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(UK) Isle of Wight: SPED numbers double in 9 yrs; new autism school delayed

Mar 19, 2024, Yahoo News: Delay for Island's new special free school

Isle of Wight

The launch of a new special free school on the Isle of Wight has been delayed indefinitely as there is a struggle to find someone to run it.

More than a year ago, parents, carers and pupils with special educational needs and/or disabilities (SEND) were given the good news the Isle of Wight would be getting a new specialist school.

It was planned to open, next to Carisbrooke College, in time for September 2025 and would gradually provide places for 75 children, aged nine to 16 with autism or social, emotional and mental health conditions.

There has been an 'at least year delay', however, the Isle of Wight Council has confirmed, as no one has come forward to run it.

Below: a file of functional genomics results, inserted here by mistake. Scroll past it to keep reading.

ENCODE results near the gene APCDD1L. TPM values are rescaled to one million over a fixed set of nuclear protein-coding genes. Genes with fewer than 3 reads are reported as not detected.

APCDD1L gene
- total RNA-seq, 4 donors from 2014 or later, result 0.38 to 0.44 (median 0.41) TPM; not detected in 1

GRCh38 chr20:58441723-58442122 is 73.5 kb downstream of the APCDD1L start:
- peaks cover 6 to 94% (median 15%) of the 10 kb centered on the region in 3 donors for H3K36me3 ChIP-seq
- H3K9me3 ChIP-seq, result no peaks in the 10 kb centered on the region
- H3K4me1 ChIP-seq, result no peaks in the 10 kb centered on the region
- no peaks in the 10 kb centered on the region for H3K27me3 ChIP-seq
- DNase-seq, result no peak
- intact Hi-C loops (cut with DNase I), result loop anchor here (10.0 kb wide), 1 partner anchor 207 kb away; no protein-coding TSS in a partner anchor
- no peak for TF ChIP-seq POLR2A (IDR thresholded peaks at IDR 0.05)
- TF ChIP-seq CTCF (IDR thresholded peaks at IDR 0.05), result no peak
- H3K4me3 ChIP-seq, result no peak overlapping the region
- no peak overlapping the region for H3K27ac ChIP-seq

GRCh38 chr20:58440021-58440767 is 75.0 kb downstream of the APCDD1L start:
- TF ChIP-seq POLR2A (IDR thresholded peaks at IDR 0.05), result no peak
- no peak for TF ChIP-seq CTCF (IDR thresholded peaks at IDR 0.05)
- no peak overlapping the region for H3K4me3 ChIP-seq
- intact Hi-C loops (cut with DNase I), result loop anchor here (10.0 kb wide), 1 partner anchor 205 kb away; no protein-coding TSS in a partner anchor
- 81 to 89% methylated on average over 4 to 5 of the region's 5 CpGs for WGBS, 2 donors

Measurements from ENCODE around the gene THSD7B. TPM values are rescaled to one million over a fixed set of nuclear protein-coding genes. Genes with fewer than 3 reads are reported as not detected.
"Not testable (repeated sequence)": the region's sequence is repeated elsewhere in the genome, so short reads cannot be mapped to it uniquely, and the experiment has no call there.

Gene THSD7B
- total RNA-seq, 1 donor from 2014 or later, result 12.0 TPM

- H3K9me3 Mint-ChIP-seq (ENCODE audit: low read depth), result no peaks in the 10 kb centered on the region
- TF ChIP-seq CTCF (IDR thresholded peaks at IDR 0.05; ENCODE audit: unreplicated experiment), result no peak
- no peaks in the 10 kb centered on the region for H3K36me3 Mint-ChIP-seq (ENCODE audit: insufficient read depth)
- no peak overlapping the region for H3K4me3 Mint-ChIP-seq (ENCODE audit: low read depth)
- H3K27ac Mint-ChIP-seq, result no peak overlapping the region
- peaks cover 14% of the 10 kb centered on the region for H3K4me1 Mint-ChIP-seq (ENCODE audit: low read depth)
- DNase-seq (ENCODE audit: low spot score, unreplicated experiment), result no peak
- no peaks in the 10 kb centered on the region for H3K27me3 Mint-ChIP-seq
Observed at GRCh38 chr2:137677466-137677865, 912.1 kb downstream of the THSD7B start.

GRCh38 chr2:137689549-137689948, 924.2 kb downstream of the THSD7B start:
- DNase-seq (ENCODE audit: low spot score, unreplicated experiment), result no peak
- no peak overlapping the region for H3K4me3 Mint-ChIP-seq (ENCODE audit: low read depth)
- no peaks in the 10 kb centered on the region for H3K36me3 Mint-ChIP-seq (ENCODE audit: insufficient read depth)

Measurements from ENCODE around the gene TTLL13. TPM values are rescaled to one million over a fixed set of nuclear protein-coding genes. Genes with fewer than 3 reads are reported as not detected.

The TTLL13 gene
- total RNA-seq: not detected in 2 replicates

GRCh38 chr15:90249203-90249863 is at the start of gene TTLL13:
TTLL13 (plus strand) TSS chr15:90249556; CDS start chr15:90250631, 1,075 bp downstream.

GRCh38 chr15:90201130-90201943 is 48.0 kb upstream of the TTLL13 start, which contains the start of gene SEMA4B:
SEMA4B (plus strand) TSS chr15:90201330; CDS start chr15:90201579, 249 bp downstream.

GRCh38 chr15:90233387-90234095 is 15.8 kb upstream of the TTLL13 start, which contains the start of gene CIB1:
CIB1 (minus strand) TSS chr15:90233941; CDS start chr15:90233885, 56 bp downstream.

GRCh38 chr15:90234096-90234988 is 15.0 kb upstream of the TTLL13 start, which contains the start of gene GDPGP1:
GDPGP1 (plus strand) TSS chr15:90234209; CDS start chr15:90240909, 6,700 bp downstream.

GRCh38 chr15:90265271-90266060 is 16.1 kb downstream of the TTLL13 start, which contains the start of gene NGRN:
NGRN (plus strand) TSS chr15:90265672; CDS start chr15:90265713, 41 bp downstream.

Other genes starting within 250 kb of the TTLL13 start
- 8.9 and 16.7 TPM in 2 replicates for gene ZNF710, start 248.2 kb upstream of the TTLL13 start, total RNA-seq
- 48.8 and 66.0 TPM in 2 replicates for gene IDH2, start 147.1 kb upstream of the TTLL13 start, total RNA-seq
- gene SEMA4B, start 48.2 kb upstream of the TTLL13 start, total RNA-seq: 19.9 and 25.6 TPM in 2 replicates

Speaking at a meeting earlier this month, Naomi Carter, the council's new education access and inclusion director, said any new school now has to be an academy, but the problem was no sponsor was willing to come to the Island.

An Isle of Wight Council spokesperson has said although the initial timeline has been affected, it was actively exploring alternative solutions to ensure the successful establishment of the new SEND free school. . . .

"While we cannot provide an exact opening date, we assure the community that we are expediting the process."

The council said it is in regular discussions with the Department for Education — which is the authority responsible for making the decisions regarding academy sponsors and most of the free school process.

Updates will be shared with parents, educators and the public as the council makes progress, it confirmed.

As the search to find an academy sponsor continues, the authority is looking to expand the current SEND provision on the Island, by increasing places in special schools.

The two specialist schools on the Island are currently full, the council said, and the number of pupils needing education, health and care plans has more than doubled in the last nine years.

The specialist school would 'significantly increase' the availability of 'much-needed places', which currently results in the need to send young people off the Island, the council said.


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